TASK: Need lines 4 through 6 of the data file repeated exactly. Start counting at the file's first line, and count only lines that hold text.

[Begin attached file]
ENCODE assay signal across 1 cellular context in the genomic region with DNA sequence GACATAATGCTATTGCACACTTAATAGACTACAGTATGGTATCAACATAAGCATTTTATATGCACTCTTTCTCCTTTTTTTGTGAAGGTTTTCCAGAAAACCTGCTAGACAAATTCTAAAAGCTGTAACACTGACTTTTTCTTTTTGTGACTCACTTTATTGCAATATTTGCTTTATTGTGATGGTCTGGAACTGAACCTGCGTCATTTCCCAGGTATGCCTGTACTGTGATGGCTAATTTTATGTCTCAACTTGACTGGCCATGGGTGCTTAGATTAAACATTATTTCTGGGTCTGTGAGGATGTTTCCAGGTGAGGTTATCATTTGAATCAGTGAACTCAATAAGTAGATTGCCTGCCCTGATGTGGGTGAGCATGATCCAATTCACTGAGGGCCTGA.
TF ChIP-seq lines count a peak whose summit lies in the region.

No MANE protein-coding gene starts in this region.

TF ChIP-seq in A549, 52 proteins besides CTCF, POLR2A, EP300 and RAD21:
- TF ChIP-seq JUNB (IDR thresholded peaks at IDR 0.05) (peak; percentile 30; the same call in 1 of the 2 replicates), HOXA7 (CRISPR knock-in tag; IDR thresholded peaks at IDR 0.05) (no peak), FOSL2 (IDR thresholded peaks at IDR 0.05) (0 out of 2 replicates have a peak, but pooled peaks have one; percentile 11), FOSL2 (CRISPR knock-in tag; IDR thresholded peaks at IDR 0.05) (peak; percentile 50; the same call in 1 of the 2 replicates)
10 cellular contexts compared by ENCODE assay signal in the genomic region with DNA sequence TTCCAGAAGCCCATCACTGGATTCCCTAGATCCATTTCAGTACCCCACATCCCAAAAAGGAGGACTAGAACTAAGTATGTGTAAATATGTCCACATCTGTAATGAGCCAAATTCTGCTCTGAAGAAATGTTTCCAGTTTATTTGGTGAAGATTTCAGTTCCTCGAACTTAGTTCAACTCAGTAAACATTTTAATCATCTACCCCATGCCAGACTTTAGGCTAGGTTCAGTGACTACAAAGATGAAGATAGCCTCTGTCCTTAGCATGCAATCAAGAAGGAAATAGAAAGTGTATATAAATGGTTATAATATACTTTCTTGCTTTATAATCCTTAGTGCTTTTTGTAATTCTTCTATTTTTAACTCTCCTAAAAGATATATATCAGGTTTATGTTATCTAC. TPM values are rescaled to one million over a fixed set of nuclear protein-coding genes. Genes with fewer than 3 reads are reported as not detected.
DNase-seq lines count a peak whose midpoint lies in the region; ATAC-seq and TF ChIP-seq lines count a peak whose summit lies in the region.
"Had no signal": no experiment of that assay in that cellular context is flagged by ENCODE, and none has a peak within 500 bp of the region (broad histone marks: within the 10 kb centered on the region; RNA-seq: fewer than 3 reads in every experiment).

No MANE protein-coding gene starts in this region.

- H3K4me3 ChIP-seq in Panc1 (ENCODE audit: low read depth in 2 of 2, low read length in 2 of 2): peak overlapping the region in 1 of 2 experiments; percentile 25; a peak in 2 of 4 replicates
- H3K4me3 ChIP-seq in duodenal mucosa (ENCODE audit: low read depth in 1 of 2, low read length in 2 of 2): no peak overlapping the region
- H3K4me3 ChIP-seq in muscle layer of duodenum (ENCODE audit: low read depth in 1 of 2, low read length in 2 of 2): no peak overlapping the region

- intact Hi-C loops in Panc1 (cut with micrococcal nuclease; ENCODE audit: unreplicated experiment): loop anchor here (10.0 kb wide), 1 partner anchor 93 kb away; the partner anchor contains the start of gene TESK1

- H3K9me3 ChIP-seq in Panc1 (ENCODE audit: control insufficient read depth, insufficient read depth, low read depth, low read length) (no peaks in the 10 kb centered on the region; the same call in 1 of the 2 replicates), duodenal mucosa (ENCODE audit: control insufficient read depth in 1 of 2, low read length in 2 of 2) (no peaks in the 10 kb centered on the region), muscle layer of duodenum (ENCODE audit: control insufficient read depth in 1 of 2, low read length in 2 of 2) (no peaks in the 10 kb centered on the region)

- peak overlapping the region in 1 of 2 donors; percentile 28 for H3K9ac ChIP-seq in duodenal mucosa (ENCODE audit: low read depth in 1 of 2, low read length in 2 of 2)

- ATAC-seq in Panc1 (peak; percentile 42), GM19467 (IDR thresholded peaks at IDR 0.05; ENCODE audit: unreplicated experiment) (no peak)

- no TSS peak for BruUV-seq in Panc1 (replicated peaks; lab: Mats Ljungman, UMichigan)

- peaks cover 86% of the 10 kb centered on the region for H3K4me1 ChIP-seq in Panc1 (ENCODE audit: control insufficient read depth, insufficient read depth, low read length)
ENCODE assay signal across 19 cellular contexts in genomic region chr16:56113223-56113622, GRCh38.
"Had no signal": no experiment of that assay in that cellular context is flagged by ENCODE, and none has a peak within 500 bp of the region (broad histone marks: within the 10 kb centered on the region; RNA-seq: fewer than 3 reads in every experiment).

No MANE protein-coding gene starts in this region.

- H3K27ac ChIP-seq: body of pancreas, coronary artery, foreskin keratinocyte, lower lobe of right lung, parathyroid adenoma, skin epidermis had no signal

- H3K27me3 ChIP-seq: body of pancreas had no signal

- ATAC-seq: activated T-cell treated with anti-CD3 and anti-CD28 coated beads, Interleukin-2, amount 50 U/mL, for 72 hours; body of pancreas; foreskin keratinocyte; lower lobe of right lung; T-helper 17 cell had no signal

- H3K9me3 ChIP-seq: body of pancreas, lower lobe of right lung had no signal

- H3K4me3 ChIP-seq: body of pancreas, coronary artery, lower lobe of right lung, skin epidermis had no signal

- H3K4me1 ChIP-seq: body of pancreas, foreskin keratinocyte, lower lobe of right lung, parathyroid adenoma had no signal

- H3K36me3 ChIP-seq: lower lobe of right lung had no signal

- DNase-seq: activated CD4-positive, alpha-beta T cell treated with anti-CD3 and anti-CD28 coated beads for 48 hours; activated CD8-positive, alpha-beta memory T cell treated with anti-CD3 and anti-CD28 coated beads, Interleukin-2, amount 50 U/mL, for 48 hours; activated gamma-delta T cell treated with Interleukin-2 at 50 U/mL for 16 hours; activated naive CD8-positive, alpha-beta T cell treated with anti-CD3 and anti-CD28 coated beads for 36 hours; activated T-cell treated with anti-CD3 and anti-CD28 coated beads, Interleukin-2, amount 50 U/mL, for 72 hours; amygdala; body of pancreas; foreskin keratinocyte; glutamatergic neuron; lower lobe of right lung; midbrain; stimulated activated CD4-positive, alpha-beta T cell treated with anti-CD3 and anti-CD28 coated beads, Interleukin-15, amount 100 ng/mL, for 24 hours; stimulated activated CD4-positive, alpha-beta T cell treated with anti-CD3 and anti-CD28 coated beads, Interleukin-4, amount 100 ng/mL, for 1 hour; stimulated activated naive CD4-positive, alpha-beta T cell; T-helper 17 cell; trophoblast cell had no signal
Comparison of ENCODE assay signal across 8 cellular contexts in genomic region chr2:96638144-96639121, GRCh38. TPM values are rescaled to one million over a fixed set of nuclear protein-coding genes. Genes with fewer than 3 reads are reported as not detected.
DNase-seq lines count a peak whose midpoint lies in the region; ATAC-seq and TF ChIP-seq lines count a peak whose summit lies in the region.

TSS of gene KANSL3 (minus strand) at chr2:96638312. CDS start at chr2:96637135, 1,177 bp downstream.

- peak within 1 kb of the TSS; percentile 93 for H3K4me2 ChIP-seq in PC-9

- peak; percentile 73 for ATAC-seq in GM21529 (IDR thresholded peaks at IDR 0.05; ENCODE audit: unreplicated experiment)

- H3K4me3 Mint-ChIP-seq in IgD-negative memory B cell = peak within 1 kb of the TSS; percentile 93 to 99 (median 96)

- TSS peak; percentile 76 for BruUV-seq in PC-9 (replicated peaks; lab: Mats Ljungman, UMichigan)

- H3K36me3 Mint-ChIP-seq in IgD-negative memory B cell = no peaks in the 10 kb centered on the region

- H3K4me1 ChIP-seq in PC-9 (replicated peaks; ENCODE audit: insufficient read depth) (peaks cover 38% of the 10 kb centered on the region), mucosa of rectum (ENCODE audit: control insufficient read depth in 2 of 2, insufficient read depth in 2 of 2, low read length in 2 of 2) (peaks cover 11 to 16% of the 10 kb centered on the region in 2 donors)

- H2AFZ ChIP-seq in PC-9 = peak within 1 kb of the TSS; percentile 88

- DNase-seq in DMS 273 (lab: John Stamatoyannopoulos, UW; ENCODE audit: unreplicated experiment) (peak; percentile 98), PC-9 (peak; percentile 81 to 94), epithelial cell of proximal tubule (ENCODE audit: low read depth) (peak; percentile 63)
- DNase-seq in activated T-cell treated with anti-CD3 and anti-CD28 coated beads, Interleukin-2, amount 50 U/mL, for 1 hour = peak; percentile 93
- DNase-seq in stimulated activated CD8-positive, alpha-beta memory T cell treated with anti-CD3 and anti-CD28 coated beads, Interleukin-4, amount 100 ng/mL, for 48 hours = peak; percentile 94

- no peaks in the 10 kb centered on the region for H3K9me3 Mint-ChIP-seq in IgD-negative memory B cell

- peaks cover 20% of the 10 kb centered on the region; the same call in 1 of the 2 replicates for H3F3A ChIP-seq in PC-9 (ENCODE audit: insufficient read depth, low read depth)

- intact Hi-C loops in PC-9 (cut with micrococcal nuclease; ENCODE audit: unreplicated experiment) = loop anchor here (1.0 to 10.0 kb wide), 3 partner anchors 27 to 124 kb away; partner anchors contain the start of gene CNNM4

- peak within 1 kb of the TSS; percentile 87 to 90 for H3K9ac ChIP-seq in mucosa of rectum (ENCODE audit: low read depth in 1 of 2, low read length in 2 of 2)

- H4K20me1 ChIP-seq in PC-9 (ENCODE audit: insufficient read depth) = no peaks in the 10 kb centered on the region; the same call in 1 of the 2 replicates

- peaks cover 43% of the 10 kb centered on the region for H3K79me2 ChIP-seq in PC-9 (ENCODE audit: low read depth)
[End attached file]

TF ChIP-seq in A549, 52 proteins besides CTCF, POLR2A, EP300 and RAD21:
- TF ChIP-seq JUNB (IDR thresholded peaks at IDR 0.05) (peak; percentile 30; the same call in 1 of the 2 replicates), HOXA7 (CRISPR knock-in tag; IDR thresholded peaks at IDR 0.05) (no peak), FOSL2 (IDR thresholded peaks at IDR 0.05) (0 out of 2 replicates have a peak, but pooled peaks have one; percentile 11), FOSL2 (CRISPR knock-in tag; IDR thresholded peaks at IDR 0.05) (peak; percentile 50; the same call in 1 of the 2 replicates)
10 cellular contexts compared by ENCODE assay signal in the genomic region with DNA sequence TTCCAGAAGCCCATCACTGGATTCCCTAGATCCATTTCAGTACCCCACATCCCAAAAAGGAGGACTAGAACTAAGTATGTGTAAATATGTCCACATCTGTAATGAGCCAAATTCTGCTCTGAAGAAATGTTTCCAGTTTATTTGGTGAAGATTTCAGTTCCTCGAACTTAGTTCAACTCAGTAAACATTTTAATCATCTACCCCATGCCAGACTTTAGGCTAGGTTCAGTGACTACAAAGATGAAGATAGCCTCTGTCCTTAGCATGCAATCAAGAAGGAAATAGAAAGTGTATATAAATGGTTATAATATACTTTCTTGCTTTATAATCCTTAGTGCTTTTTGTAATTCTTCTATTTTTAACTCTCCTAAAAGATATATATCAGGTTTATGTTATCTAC. TPM values are rescaled to one million over a fixed set of nuclear protein-coding genes. Genes with fewer than 3 reads are reported as not detected.